The question then arises, is there no one who can tell you and your brother how to cope with this? Is there no social worker, case worker, anyone? Are you supposed to be an expert simply because you’re her offspring? Can you learn what to do online?

    How can you do this work without skills? Why does the hospital turn you all away without giving you some coping tools? I don’t understand this. When you leave any other hospital unhealed, the nurse gives you instructions for how to care for your wound.

  2. I’m sorry too. There must be something you can do…try Jewish Family Services, even if you’re not a jew.

    My mom spent her last years like this. She scared me when she called me in the middle of the night, hissing about things she believed I took from her or should give to her.

    One day, I came home to find a package on my doorstep. It contained every baby picture or relic of my childhood, including the little hand-print in clay. On one of my baby pictures, she scrawled “devil from hell.”

    Aaaah! It is so hard. Is there anyone she trusts or might trust…a clergy person or someone like that? Anything to get her back on her meds, I guess.

    I wish I could help! But listen: I understand. xoxo

  3. Kelly I am the mom to two bipolar children. Life with this disorder is never dull. I don’t have any magic words of wisdom for you. Your mom is an adult. She has the option to refuse treatment. Our medical system is such that many people are lost in the system. It seems to be particularly bad with mental disorders. You may be able to apply for medical durable power of attorney. This will give you more leverage to demand treatment for your mom. Unfortunately, unless the person is witnessed threatening harm to themselves or others there is no way to force a hospitalization. We don’t treat any other disorder like we do mental disorders. If you present to the ER with mild chest pain you will fast tracked into a room and the testing begins. Perhaps we should just send those people home until the pain increases or more symptoms are apparent. Or perhaps we should turn away all the “clinic” visits – kids with a fever, someone with gastroenteritis (you can just stay home and vomit), the guy with the back pain…. There is a gaping chasm with regard to equality of treatment and the standards by which the treatment is provided. I guess if you are unstable but not suicidal or homicidal it is ok to derail your life and let chaos reign. As a nurse I know this and as a parent I get to experience the frustration.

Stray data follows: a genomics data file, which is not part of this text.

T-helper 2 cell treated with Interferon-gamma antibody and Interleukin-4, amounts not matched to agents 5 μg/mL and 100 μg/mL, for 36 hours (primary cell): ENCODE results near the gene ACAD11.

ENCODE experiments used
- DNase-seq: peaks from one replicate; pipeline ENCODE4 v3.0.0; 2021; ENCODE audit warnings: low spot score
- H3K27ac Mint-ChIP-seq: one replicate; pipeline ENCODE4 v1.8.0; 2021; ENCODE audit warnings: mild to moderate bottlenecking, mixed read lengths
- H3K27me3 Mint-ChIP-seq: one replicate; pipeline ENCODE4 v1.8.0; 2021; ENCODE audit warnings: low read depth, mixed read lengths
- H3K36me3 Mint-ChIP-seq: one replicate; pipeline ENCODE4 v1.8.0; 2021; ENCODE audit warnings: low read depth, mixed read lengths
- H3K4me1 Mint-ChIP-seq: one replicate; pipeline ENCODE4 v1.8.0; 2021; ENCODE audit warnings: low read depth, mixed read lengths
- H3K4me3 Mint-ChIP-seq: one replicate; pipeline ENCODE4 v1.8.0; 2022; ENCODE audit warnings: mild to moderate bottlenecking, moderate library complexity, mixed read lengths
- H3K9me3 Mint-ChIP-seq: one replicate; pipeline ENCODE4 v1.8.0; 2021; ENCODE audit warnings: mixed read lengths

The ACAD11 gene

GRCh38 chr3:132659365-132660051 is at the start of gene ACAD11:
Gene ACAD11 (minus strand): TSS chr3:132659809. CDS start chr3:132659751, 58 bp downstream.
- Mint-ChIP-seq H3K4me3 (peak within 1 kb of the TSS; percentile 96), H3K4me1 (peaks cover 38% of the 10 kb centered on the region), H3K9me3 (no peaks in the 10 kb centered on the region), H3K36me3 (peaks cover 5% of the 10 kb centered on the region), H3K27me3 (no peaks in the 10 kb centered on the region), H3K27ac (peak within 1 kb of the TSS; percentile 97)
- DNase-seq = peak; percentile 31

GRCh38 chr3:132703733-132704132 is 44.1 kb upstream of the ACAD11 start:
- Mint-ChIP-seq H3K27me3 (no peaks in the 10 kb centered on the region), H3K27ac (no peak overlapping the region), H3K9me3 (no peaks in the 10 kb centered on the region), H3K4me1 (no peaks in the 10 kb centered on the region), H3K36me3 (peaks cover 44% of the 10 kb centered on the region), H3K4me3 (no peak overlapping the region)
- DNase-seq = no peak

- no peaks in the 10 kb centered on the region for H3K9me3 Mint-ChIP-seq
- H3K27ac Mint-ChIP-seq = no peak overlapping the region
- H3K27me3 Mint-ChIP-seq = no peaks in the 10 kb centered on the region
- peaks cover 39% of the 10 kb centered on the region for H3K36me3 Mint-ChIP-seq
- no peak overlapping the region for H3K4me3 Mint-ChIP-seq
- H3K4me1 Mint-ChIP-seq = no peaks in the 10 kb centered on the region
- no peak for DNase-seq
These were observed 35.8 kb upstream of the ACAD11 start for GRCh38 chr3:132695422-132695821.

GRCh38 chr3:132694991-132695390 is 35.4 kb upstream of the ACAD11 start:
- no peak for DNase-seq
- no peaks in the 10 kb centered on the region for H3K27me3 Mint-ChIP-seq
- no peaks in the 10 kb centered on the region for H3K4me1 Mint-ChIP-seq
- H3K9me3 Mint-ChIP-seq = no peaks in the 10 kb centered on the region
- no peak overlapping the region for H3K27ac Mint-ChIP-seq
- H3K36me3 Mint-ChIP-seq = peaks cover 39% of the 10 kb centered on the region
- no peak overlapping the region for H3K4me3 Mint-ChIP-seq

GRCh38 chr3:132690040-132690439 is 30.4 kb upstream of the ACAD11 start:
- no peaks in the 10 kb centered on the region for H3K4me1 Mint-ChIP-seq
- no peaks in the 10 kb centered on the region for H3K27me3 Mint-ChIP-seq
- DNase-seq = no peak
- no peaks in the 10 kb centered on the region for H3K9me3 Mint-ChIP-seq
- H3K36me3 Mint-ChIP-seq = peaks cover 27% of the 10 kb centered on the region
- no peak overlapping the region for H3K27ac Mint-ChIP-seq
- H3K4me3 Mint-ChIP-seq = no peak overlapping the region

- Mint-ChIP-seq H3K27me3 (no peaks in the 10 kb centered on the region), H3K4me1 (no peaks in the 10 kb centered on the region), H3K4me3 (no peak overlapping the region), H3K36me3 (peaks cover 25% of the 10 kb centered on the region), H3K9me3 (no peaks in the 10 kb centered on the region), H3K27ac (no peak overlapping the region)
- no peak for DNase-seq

Mania is tough to deal with. Imagine being unable to shut off the noise and thoughts in your brain. This interrupts the little sleep that is to be had during a manic episode. Sleep deprivation fuels the fire of mania. As the episode progresses the level of agitation and irritability increases. I know in one of my boys this means rages, defiance, irritability, screaming…. the list goes on. My other son presents with aggression. He attacks his brothers and becomes so annoying that he must be separated from the rest of the family. Life can get really complicated with the mood swings. The depression is an added bonus.

    I could go on and on. Feel free to email me. I will gladly commiserate with you and you can vent on me if you need to. I feel your pain and know it can get awfully lonely dealing with this disorder. Hugs!